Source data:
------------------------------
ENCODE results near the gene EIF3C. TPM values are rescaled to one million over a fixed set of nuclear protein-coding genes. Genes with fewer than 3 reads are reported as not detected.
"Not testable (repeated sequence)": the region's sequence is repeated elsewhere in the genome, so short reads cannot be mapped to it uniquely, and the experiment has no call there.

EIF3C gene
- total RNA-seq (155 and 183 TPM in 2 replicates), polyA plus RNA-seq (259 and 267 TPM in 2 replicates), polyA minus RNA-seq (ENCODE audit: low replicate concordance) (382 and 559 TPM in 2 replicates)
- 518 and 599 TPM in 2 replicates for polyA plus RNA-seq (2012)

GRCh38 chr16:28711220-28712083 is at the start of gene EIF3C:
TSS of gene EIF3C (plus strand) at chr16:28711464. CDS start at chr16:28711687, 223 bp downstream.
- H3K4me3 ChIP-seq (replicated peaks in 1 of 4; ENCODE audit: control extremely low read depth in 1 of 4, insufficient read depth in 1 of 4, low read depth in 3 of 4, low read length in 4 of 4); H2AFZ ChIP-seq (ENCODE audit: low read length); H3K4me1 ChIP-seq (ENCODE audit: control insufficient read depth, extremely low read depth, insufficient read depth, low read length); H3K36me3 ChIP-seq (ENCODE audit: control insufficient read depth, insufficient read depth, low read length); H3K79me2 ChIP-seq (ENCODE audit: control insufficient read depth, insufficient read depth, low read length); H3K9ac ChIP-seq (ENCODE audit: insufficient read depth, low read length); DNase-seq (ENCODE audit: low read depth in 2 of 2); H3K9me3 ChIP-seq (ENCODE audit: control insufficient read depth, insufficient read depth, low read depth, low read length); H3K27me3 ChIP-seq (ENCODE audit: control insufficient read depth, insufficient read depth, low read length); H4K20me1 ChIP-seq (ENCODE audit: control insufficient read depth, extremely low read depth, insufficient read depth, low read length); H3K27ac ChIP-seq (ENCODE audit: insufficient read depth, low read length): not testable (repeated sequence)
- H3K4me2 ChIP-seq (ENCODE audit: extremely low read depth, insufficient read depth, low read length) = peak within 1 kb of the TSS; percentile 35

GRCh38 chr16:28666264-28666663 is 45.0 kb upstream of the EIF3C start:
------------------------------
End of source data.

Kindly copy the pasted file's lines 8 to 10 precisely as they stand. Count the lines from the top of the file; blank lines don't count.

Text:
- H3K4me3 ChIP-seq (replicated peaks in 1 of 4; ENCODE audit: control extremely low read depth in 1 of 4, insufficient read depth in 1 of 4, low read depth in 3 of 4, low read length in 4 of 4); H2AFZ ChIP-seq (ENCODE audit: low read length); H3K4me1 ChIP-seq (ENCODE audit: control insufficient read depth, extremely low read depth, insufficient read depth, low read length); H3K36me3 ChIP-seq (ENCODE audit: control insufficient read depth, insufficient read depth, low read length); H3K79me2 ChIP-seq (ENCODE audit: control insufficient read depth, insufficient read depth, low read length); H3K9ac ChIP-seq (ENCODE audit: insufficient read depth, low read length); DNase-seq (ENCODE audit: low read depth in 2 of 2); H3K9me3 ChIP-seq (ENCODE audit: control insufficient read depth, insufficient read depth, low read depth, low read length); H3K27me3 ChIP-seq (ENCODE audit: control insufficient read depth, insufficient read depth, low read length); H4K20me1 ChIP-seq (ENCODE audit: control insufficient read depth, extremely low read depth, insufficient read depth, low read length); H3K27ac ChIP-seq (ENCODE audit: insufficient read depth, low read length): not testable (repeated sequence)
- H3K4me2 ChIP-seq (ENCODE audit: extremely low read depth, insufficient read depth, low read length) = peak within 1 kb of the TSS; percentile 35

GRCh38 chr16:28666264-28666663 is 45.0 kb upstream of the EIF3C start: